by Sienna Hagedorn
Some of the greatest football players in the world such as Gerard Piqué, Sergio Ramos, and Iker Casillas all have one thing in common: Spanish blood. These athletes and the citizens of Spain have all been brought up in a country where football is an integral part of Spanish culture. This is what has allowed Spain to make itself one of the most successful breeders of football stars in the industry today. Through the leadership of Spain in its long adoption of football culture, other countries have followed and joined in gaining a sense of pride in football. Likewise, young souls have been influenced and until this day are still so. An Argentine professional footballer Lionel Messi, for example, has belonged to the club FC Barcelona since the days of the youth, and is currently ranked as one of the best players in the world - if not the best, alongside his rival, Cristiano Ronaldo.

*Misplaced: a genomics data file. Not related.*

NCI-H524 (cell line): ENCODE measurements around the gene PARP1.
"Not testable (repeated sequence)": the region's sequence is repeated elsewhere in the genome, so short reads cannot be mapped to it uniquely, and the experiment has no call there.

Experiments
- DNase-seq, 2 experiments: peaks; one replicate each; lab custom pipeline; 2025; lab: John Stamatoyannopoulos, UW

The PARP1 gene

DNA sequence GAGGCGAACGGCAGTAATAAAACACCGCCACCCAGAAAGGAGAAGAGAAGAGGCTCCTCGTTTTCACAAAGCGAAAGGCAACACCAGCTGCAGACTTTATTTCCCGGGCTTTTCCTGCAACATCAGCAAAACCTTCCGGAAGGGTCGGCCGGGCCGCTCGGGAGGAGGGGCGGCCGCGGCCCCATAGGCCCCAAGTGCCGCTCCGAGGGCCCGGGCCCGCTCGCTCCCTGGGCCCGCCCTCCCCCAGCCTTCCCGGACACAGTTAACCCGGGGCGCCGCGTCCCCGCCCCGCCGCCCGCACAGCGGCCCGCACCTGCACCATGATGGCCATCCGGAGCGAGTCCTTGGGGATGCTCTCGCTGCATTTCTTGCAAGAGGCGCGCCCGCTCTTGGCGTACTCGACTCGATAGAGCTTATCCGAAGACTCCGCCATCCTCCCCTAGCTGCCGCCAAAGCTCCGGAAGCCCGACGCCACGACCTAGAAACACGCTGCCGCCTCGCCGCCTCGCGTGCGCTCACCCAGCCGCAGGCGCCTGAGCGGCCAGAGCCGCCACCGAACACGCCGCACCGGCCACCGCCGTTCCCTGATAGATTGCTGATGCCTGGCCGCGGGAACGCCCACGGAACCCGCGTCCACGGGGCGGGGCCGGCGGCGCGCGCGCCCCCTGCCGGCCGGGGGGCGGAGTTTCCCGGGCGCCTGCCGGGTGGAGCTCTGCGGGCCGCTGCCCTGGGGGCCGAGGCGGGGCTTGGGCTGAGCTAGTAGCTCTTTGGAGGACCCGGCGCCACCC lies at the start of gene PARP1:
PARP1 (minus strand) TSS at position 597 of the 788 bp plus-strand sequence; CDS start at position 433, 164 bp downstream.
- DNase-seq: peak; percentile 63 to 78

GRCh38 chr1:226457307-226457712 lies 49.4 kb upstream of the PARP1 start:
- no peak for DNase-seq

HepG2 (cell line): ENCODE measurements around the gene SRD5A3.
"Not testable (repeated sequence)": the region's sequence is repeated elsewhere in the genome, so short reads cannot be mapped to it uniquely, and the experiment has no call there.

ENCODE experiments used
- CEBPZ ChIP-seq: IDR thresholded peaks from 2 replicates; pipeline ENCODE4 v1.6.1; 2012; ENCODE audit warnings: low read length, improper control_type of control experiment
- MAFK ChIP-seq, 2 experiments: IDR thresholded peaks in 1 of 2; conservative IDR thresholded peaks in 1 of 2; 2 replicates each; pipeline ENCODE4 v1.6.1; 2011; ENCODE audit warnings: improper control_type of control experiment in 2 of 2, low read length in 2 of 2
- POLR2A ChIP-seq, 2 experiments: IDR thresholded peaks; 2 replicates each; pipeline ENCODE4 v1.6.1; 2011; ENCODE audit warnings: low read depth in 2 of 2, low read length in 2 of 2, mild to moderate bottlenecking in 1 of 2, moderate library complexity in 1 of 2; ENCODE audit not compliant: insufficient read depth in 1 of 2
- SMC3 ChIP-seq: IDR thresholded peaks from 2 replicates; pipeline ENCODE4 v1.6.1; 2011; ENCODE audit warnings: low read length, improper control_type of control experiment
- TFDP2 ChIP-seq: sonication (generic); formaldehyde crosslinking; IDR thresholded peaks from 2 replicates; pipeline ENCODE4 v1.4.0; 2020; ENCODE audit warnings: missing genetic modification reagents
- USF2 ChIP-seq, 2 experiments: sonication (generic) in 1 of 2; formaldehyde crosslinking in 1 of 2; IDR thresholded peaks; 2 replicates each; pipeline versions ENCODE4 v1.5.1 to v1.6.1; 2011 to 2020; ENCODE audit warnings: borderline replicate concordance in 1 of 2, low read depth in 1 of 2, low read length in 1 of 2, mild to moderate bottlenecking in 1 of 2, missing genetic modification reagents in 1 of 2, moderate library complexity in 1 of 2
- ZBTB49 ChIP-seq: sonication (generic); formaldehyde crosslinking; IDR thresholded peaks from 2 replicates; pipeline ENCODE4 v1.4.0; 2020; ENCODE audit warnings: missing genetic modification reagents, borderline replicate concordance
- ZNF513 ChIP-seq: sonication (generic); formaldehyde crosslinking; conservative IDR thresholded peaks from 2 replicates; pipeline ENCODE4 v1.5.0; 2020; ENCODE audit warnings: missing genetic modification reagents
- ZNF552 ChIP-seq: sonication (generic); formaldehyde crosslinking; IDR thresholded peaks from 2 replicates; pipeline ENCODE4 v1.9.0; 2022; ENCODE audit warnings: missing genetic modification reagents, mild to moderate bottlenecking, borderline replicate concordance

Football was brought to Spain in the late 1900’s by students that had been studying abroad in Britain in conjunction with British immigrants. Since then football has grown from a sport into a “religion” in Spain. Even today, from a young age, children are exposed to the famous sport. Parents usually enter their children into the top soccer programs such as Kaptiva Sports Soccer Academy and InterSoccer Madrid. The sport is competitive and highly selective, causing heartbreak as well as incomparable triumph. Many times the love for soccer causes many stadiums to be sold out when highly intense matches such a Real Madrid vs FC Barcelona go head-to-head, resulting in high viewership on television.
Football has become a culture due to its sheer importance that it has brought into the lives of Spaniards. It is not only a dream job, a profession, a form of entertainment, but also a benefit to the economy. It benefits the economy by selling Spain as a pedestal of soccer culture, which in turn, produces millions of dollars. It benefits Spain’s society by keeping many young kids off the streets and instead, on the football pitch. It benefits what we know today as a sense of national unity.